Altered functional connectivity between brain structures in adults with type 1 diabetes and polyneuropathy

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  • Suganthiya S. Croosu
  • Tine Maria Hansen
  • Brock, Birgitte
  • Asbjørn Mohr Drewes
  • Christina Brock
  • Jens Brøndum Frøkjær

Objective: Alterations of the central nervous system are increasingly being recognized as a part of diabetes, especially in the thalamus and the default mode network (DMN). However, the functional involvement in diabetic peripheral neuropathy (DPN) is poorly understood. This study aimed to investigate functional connectivity of thalamus and DMN in individuals with DPN and the associations to clinical characteristics. Methods: Forty-seven type 1 diabetes mellitus (T1DM) individuals with DPN and 28 healthy controls underwent resting-state functional magnetic resonance imaging. Seed-to-voxel and ROI-to-ROI analyses were performed for thalamus and DMN. The connectivity for both thalamus and DMN were correlated to clinical parameters. Results: Alterations in the functional connectivity of the thalamus and DMN were observed in individuals with T1DM and DPN. Thalamus showed decreased connectivity to the middle frontal, superior frontal, and precentral cortex (all pFWE-corrected<0.05). DMN ROIs showed increased connectivity to the superior frontal cortex (all puncorrected<0.05). A trend towards increased overall connectivity within DMN was observed in the T1DM compared to healthy controls (p=0.051). The subgroup with painful DPN had significantly increased overall connectivity compared to healthy controls (p=0.038). No associations were found to clinical parameters. Conclusion: Individuals with DPN had disrupted connectivity between thalamus/DMN and other brain structures and disrupted overall mean connectivity within DMN. Our findings support the existing knowledge of central nervous system involvement in diabetes and provide support for the involvement of thalamus and DMN in people with T1DM and DPN.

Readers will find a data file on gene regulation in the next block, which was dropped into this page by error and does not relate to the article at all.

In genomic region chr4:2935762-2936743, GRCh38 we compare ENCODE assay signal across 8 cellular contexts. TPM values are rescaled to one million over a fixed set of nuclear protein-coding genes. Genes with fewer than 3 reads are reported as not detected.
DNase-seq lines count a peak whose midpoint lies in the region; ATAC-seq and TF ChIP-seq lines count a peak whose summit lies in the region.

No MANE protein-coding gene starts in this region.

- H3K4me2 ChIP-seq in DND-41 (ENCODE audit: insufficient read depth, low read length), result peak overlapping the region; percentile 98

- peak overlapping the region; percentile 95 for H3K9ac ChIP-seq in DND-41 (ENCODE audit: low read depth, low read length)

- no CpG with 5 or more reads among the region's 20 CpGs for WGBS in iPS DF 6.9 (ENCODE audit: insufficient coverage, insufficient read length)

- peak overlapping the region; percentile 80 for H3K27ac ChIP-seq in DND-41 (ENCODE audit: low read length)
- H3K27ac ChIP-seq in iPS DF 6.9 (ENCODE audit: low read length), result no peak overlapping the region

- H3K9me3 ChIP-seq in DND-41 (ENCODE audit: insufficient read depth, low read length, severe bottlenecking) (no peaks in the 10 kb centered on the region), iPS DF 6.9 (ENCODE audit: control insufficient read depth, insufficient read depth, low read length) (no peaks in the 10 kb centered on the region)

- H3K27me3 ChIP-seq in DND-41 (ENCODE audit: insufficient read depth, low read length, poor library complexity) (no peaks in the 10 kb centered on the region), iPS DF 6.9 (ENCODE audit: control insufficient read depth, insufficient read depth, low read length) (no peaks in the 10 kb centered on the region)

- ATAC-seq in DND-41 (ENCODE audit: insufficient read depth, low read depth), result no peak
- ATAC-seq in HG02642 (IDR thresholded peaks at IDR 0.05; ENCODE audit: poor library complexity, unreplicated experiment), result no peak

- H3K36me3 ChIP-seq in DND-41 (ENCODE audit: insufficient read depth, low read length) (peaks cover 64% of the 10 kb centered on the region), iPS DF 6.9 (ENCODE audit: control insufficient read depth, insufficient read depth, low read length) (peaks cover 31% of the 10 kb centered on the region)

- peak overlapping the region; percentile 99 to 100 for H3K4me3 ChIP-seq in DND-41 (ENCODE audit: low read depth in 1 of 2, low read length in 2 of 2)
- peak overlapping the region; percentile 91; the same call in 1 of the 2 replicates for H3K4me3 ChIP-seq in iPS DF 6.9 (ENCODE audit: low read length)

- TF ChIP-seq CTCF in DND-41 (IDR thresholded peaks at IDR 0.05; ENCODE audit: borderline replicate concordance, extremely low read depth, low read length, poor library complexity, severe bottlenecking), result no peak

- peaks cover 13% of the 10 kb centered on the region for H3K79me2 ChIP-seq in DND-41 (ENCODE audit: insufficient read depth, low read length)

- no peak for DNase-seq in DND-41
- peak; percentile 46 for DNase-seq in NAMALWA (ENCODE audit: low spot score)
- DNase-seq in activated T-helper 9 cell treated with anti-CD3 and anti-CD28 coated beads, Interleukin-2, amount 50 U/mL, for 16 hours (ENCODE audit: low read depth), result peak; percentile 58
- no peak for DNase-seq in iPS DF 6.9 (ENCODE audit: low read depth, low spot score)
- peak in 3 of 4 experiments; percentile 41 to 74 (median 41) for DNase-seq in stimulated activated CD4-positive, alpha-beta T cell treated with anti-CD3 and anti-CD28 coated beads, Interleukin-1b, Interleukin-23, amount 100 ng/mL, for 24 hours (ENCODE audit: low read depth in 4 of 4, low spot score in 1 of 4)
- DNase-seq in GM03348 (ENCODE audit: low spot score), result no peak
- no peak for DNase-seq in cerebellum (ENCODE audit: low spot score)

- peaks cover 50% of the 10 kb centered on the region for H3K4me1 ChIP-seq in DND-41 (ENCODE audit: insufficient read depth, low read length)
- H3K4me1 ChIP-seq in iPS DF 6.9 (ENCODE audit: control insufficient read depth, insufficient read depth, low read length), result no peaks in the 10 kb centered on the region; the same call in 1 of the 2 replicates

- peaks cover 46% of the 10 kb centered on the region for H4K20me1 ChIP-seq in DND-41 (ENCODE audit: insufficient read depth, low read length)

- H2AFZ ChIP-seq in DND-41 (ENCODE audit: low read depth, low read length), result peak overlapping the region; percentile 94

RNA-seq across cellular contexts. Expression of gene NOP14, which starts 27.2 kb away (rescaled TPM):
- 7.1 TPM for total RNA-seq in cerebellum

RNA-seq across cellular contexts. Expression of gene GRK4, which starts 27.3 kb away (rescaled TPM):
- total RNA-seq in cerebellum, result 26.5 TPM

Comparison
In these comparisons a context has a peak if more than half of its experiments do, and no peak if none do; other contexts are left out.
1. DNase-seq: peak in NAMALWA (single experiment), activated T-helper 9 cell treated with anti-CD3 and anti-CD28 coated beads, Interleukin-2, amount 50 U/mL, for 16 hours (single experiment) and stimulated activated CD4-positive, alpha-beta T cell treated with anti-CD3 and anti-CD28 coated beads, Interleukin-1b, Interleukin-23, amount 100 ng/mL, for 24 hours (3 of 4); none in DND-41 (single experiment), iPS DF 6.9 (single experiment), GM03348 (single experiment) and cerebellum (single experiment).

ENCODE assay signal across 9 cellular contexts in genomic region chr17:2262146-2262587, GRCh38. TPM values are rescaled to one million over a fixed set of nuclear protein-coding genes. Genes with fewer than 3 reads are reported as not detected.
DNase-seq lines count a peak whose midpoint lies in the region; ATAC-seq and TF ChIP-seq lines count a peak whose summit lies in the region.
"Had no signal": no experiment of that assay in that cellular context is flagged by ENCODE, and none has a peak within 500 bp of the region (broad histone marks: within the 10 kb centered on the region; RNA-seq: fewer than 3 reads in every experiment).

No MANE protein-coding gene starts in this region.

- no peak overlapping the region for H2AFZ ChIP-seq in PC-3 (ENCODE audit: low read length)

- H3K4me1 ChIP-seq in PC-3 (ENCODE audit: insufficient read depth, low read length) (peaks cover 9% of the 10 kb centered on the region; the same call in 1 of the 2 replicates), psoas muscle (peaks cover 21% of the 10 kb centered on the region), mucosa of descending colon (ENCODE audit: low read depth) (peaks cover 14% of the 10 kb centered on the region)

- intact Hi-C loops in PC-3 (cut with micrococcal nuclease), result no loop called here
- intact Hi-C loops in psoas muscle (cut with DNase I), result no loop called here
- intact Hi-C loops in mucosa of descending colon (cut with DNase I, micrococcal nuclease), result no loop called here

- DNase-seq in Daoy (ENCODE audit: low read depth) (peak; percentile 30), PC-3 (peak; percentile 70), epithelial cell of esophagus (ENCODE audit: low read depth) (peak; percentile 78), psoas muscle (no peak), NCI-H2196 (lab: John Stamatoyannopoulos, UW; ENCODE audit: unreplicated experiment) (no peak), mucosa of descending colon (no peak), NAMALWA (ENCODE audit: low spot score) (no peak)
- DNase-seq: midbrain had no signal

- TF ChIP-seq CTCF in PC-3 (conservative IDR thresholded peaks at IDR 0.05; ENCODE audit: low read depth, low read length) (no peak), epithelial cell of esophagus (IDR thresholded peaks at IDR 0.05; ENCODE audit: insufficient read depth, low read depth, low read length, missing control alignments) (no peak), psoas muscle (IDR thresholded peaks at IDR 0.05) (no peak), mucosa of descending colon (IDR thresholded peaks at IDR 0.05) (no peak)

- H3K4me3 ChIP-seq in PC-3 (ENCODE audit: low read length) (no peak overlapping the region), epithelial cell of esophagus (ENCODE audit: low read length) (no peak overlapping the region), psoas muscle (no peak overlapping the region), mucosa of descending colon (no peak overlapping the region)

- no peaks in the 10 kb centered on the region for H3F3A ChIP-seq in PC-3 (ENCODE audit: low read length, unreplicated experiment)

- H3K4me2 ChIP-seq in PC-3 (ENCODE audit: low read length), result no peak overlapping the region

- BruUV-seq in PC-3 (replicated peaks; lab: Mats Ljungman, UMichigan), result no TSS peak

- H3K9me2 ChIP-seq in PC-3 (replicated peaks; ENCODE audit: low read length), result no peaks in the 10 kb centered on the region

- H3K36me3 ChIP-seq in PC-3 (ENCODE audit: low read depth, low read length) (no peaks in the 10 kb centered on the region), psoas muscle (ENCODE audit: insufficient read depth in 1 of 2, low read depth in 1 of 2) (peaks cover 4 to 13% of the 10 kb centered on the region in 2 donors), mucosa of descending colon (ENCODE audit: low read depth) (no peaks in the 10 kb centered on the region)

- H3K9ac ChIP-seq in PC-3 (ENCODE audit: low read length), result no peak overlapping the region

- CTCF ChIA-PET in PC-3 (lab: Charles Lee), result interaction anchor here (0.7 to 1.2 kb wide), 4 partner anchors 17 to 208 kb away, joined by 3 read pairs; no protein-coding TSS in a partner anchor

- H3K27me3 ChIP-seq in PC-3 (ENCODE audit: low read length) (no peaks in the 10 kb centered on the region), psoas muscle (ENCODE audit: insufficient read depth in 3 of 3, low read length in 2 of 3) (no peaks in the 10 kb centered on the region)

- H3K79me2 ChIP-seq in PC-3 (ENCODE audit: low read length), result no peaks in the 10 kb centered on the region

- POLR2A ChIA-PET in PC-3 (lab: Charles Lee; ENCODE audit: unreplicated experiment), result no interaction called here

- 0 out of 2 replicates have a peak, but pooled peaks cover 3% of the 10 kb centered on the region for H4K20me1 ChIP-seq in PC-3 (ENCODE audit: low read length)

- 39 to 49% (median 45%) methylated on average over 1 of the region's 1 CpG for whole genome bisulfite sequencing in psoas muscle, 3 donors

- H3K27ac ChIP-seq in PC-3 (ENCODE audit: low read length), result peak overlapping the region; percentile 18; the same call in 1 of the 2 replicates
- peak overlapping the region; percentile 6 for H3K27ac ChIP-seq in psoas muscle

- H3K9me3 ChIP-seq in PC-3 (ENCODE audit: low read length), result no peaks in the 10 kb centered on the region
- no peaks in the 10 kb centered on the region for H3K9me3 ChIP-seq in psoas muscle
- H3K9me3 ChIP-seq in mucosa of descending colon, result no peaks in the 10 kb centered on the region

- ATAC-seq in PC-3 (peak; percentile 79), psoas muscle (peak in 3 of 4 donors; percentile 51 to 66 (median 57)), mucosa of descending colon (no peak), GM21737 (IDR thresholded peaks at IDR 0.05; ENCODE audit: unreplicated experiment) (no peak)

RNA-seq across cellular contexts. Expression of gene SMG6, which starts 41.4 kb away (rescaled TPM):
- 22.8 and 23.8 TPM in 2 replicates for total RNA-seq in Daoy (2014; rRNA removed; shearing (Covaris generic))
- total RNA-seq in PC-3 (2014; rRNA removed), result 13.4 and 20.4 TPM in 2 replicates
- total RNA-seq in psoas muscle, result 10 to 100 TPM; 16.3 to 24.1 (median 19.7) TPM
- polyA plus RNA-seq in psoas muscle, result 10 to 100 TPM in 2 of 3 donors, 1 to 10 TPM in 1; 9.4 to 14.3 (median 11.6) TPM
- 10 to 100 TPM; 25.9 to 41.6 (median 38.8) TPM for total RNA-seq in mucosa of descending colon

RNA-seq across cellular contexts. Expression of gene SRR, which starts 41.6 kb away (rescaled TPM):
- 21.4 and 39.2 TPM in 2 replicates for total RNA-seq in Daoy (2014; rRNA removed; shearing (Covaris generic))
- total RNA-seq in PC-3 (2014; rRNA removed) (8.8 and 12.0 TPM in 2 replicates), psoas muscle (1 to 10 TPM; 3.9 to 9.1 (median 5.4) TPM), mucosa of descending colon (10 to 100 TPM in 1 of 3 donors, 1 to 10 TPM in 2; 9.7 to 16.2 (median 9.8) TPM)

Original languageEnglish
Article number147882
JournalBrain Research
Number of pages8
Publication statusPublished - 2022

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© 2022 The Authors

    Research areas

  • Blood oxygen level dependent, Default mode network, Diabetes, Functional magnetic resonance imaging, Peripheral neuropathy, Thalamus

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